Unlikely friends Sparky and Dax both entertain and deliver a message disguised by humor and fun.

SPARKY THE SHARK

A FRIGHTENINGLY FUNNY ADVENTURE

An interactive and silly adventure featuring Sparky, a shark, and his penguin buddy, Dax, and their quest to fit in on the beach.

When the people of Magneto Island ban sharks from their beaches, Sparky the shark is heartbroken, especially as this new rule eliminates him from an upcoming sand-sculpture competition. Not to be deterred, the unlikely duo embarks on a shopping spree on land to find a “people-pleasing” disguise that will enable Sparky to compete. However, once at the competition, Sparky learns the best way to fit in at the beach is to just be himself. Each screen features bold and bright illustrations, which feature interactive, although not always obvious, elements that move and make a variety of zany noises when tapped. Adding to the interactivity is a read-to-me version done in an easy-to-follow Australian accent. Extras include an additional feature that lets users disguise Sparky by dragging and dropping silly wigs, wild variations of teeth and zany pairs of eyes onto a model with the option of easily saving a screen shot of their creation.

Unlikely friends Sparky and Dax both entertain and deliver a message disguised by humor and fun. (iPad storybook app. 5-8)

Pub Date: Nov. 30, 2011

ISBN: N/A

Page Count: -

Publisher: Biscuit Interactive

Review Posted Online: Jan. 18, 2012

Kirkus Reviews Issue: Feb. 1, 2012

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Accessible, reassuring and hopeful.

THE INVISIBLE BOY

This endearing picture book about a timid boy who longs to belong has an agenda but delivers its message with great sensitivity.

Brian wants to join in but is overlooked, even ostracized, by his classmates. Readers first see him alone on the front endpapers, drawing in chalk on the ground. The school scenarios are uncomfortably familiar: High-maintenance children get the teacher’s attention; team captains choose kickball players by popularity and athletic ability; chatter about birthday parties indicates they are not inclusive events. Tender illustrations rendered in glowing hues capture Brian’s isolation deftly; compared to the others and his surroundings, he appears in black and white. What saves Brian is his creativity. As he draws, Brian imagines amazing stories, including a poignant one about a superhero with the power to make friends. When a new boy takes some ribbing, it is Brian who leaves an illustrated note to make him feel better. The boy does not forget this gesture. It only takes one person noticing Brian for the others to see his talents have value; that he has something to contribute. Brian’s colors pop. In the closing endpapers, Brian’s classmates are spread around him on the ground, “wearing” his chalk-drawn wings and capes. Use this to start a discussion: The author includes suggested questions and recommended reading lists for adults and children.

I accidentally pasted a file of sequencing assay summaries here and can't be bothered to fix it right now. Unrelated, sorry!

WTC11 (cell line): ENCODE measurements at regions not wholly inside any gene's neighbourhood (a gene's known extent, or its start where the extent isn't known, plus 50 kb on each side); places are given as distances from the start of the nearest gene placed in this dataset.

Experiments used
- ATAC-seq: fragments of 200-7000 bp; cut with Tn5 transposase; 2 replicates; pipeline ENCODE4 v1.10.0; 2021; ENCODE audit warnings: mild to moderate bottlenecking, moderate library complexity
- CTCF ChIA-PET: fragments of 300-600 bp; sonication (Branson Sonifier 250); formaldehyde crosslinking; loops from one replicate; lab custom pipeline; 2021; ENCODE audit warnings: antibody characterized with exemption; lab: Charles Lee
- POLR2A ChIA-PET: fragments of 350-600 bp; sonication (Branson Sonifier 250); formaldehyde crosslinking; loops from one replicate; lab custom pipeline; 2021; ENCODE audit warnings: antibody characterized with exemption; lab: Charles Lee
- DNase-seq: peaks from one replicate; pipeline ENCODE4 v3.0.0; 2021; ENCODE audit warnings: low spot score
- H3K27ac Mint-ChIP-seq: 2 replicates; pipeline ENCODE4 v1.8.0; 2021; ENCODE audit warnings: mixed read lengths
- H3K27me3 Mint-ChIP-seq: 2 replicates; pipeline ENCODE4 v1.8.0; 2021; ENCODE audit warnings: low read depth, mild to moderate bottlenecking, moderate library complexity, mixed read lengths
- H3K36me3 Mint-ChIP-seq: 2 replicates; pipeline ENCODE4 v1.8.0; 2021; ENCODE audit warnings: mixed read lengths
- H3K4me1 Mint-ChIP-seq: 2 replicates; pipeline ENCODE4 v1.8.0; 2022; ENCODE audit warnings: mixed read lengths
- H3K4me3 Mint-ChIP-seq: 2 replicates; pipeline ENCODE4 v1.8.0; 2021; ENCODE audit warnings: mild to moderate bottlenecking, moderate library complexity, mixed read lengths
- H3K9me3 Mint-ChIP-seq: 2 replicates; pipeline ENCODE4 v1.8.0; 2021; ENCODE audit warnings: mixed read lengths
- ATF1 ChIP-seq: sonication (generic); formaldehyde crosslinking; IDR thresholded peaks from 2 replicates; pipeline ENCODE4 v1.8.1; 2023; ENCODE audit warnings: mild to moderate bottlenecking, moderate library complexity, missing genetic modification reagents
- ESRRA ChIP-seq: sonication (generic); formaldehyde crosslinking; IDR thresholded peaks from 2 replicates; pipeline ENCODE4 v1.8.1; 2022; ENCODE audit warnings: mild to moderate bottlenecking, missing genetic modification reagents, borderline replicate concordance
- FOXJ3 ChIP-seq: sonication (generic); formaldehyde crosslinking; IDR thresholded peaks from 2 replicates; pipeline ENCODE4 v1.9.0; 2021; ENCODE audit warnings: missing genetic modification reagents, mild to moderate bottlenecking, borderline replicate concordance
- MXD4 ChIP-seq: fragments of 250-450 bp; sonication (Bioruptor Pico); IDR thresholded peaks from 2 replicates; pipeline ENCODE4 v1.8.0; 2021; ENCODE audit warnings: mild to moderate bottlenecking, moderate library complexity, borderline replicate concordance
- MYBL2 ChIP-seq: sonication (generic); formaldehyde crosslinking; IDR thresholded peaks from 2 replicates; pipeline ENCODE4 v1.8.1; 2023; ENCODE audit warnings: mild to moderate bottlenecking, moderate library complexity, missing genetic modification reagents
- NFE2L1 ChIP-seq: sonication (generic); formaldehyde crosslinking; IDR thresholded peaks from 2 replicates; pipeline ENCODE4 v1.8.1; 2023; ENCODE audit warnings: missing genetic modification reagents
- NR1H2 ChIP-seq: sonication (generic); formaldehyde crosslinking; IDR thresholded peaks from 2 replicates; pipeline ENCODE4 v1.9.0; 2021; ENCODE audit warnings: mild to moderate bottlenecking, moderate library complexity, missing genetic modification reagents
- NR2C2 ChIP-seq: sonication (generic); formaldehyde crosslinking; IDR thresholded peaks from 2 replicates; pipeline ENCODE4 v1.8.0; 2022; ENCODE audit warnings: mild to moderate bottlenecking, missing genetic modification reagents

Accessible, reassuring and hopeful. (Picture book. 5-7)

Pub Date: Oct. 8, 2013

ISBN: 978-1-582-46450-3

Page Count: 40

Publisher: Knopf

Review Posted Online: Aug. 21, 2013

Kirkus Reviews Issue: Sept. 15, 2013

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A jam-packed opener sure to satisfy lovers of the princess genre.

SNOW PLACE LIKE HOME

From the Diary of an Ice Princess series

Ice princess Lina must navigate family and school in this early chapter read.

The family picnic is today. This is not a typical gathering, since Lina’s maternal relatives are a royal family of Windtamers who have power over the weather and live in castles floating on clouds. Lina herself is mixed race, with black hair and a tan complexion like her Asian-presenting mother’s; her Groundling father appears to be a white human. While making a grand entrance at the castle of her grandfather, the North Wind, she fails to successfully ride a gust of wind and crashes in front of her entire family. This prompts her stern grandfather to ask that Lina move in with him so he can teach her to control her powers. Desperate to avoid this, Lina and her friend Claudia, who is black, get Lina accepted at the Hilltop Science and Arts Academy. Lina’s parents allow her to go as long as she does lessons with grandpa on Saturdays. However, fitting in at a Groundling school is rough, especially when your powers start freak winter storms! With the story unfurling in diary format, bright-pink–highlighted grayscale illustrations help move the plot along. There are slight gaps in the storytelling and the pacing is occasionally uneven, but Lina is full of spunk and promotes self-acceptance.

A jam-packed opener sure to satisfy lovers of the princess genre. (Fantasy. 5-8)

Pub Date: June 25, 2019

ISBN: 978-1-338-35393-8

Page Count: 128

Publisher: Scholastic

Review Posted Online: March 27, 2019

Kirkus Reviews Issue: April 15, 2019

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